Where: Stewart Island, New Zealand
Facts: The kiwi cannot fly & lives like a mammal in a burrow
Famed For: The national symbol of NZ, known as the ‘god of the forest’ by the Maoris and a nickname for New Zealanders overseas.
The emblem of New Zealand, you might be surprised to be told that the almost cartoon-like bird the Kiwi really does exist. It is one of the few surviving relatives of the Moa (a predecessor of the Ostrich, long extinct), which goes a long way to explain its odd, prehistoric appearance, and experts believe that Kiwi’s existed as long as 70 million years ago. Now, a handful of different species survive, all with slight variations in their appearance and behaviour.
Kiwi habits and habitat
The kiwi is named after their nocturnal call which sounds something like ‘kiwi, kiwi’, which is usually heard about an hour before and after dark. They are also detectable by the loud snuffling noises they make as they search for food. Their appearance is very unusual, they are roughly the same size as farmyard chickens, with earthy brown feathers, that have a slightly rough and ragged appearance, they also have long, downward curving bills, and stubby remnants of wings. They are rarely seen due to their shy nocturnal habits and seriously diminished numbers, which are declining at about 6% a year, meaning that their population approximately halves every ten years. Sightings are also made tricky by their skills in camouflage, they blend in perfectly with the bush, and build burrows well in advance so foliage can grow back over entrance before use, they then will cover the entrance carefully with twigs on departure.
Despite their classification as birds, the kiwi bears many similarities to a mammal, especially in their forest floor habitat, and dependence on a highly developed sense of smell, rather than sight as most birds are, which they use to seek out their diet of small insects and fallen fruit. They are flightless, nocturnal, and live in underground burrows which they dig with their feet, and have large territories of which they are very protective – they can be very aggressive, kicking and scratching opponents with sharp claws.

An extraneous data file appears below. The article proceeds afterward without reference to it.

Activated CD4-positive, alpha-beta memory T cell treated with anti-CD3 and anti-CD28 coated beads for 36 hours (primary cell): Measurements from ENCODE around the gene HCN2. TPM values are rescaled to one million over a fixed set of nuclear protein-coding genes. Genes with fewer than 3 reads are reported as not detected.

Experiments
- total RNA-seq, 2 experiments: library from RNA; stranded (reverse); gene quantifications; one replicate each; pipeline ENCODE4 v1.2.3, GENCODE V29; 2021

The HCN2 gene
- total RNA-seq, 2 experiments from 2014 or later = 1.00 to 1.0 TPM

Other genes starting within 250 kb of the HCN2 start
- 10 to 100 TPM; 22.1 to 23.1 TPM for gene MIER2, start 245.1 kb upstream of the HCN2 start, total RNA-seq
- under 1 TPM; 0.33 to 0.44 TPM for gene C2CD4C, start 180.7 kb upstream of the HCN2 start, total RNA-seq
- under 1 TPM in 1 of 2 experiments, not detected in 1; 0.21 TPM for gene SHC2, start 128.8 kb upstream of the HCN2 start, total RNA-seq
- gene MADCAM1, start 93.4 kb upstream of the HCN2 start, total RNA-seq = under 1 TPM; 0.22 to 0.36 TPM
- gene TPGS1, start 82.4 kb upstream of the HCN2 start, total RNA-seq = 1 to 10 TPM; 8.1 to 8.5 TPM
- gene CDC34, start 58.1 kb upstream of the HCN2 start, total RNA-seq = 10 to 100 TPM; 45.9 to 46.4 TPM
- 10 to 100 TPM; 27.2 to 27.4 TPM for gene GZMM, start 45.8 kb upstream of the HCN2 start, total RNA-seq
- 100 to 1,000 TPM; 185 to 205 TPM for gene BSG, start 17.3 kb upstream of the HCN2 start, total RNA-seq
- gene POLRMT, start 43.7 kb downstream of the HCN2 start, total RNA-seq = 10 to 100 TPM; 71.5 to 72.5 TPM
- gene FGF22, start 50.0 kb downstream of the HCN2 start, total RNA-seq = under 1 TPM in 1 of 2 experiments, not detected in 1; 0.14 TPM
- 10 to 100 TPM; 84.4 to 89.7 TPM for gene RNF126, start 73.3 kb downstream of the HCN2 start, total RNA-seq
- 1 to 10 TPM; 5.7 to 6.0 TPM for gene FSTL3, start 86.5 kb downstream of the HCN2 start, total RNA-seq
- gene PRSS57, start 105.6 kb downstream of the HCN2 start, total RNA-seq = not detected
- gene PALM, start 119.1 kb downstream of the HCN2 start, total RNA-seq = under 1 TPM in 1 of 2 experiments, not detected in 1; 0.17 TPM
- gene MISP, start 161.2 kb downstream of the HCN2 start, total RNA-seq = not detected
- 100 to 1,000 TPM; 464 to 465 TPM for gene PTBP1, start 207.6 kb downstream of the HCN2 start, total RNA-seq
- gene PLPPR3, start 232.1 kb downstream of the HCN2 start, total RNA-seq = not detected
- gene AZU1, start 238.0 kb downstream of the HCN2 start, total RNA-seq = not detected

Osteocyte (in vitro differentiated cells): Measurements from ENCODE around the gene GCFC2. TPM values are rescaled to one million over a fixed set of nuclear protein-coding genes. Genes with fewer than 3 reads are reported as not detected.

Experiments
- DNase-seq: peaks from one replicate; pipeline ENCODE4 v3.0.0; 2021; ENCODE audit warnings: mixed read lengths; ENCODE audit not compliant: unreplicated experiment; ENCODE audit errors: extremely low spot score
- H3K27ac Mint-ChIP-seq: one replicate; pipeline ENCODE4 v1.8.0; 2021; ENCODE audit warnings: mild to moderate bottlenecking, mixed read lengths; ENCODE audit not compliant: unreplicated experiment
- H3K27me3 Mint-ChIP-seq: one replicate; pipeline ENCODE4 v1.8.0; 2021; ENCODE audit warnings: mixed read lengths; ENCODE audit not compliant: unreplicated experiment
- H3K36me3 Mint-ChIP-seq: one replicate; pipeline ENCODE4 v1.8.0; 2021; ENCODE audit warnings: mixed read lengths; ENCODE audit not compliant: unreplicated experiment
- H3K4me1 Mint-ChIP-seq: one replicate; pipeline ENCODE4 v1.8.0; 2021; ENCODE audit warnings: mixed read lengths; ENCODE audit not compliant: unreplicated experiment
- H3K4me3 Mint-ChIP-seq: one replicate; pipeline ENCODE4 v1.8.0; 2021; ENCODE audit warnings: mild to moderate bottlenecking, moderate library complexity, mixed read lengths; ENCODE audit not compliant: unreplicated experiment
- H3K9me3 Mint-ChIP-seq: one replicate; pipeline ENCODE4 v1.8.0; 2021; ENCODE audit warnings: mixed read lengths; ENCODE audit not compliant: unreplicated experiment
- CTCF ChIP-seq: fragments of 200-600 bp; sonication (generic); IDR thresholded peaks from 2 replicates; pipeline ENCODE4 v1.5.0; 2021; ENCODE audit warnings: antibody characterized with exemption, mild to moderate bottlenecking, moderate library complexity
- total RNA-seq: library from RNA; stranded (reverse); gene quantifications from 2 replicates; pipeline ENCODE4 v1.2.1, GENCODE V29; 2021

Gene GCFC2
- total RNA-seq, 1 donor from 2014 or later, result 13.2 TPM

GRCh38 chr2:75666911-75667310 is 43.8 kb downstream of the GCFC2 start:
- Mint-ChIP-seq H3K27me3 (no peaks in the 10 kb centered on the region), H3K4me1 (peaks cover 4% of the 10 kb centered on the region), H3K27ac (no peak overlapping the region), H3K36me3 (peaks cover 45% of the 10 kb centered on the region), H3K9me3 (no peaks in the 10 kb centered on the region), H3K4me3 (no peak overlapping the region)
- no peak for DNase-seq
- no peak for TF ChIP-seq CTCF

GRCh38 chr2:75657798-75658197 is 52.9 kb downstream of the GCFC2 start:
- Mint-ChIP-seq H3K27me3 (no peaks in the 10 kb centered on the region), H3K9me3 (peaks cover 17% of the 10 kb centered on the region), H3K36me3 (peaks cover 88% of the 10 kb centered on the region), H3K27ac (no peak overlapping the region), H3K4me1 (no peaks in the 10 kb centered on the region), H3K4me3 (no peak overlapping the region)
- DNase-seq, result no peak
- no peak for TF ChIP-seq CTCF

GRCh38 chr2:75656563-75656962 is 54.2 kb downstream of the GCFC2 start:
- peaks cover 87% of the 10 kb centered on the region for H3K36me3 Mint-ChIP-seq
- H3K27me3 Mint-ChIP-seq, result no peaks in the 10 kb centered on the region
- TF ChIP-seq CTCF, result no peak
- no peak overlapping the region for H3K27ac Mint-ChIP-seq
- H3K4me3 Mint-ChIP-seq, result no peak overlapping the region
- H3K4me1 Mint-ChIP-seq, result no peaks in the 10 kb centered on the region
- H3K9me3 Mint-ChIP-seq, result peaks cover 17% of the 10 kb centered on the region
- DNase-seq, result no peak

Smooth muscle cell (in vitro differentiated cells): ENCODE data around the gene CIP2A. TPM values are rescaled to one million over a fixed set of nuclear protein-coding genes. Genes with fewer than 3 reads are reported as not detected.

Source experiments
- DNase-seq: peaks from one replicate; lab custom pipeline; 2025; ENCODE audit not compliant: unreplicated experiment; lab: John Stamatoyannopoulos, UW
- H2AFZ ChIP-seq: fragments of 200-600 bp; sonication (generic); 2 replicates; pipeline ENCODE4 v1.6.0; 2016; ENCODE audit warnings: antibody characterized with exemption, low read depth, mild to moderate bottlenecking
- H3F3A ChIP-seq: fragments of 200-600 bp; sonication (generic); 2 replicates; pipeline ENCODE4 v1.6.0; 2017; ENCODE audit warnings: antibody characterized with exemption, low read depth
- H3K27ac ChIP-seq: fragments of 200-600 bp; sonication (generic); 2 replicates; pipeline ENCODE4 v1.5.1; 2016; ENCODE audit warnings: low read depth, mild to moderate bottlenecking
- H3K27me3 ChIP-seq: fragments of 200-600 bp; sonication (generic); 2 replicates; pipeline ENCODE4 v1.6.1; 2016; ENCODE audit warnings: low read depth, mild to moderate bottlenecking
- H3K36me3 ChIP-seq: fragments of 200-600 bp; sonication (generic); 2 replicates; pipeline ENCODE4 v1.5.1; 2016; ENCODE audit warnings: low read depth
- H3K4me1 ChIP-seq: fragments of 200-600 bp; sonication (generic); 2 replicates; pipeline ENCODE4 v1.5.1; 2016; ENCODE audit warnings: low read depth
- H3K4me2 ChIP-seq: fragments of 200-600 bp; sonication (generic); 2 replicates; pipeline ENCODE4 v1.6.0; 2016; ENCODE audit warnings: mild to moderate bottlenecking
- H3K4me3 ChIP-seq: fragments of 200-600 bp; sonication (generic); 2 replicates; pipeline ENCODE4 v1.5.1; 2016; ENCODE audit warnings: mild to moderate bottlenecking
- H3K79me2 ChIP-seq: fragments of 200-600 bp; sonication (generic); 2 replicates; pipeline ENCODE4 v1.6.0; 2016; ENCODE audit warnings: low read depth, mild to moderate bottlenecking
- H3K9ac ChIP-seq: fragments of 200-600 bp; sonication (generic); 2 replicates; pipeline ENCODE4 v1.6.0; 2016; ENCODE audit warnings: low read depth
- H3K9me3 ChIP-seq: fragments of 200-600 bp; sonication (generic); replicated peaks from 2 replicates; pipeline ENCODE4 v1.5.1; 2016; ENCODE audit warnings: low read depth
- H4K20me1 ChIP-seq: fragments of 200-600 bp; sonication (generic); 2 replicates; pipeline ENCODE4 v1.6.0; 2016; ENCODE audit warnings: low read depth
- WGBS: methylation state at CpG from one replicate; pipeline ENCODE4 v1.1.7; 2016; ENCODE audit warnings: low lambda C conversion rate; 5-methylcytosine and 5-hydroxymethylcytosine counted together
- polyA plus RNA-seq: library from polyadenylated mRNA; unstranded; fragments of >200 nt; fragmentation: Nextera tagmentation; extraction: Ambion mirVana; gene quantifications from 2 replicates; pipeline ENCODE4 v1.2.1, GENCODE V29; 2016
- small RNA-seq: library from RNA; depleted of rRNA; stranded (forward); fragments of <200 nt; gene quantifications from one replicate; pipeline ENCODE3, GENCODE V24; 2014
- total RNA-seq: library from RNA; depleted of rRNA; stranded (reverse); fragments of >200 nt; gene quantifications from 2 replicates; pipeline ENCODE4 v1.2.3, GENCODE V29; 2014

Kiwis live in pairs as monogamous couples for almost all of their lives, but the sex roles are reversed, the females are noticeably larger and dominate the males, while it is usually the males that incubate the eggs. They breed from May to June, and the young leave the nest after just 2-5 weeks, while they are still very vulnerable, which also contributes to their diminishing numbers. If they do survive, they can live up to 40 years.
The kiwi also has special significance to the Maori, who consider it to be the oldest child of Tane Mahuta, the god of the forest, which means that to the Maori they are the elders of humans, and protective of us. A Kiwi feather cloak is a sign of chieftainship and high birth, and has great significance as the feathers are thought to carry the spirit of birds in them.
Where to Spot a Kiwi
Stewart Island one of best places to try and see Kiwi’s as it has one of largest population densities, plus Stewart Island Kiwi’s come out earlier than other varieties, and can often be seen just before dusk.
Charitable organisation looking into ways of preserving the diminishing numbers of Kiwi in New Zealand. The Site provides comprehensive information about the Kiwi
NZ Birds: Kiwi
Site giving introductory information on many different New Zealand birds, including a feature on the Kiwi.
Info site on the Kiwi, including the Maori myth of how the Kiwi lost its wings
By Guilia Vincenzi
main image courtesy of: Department of Conservation, New Zealand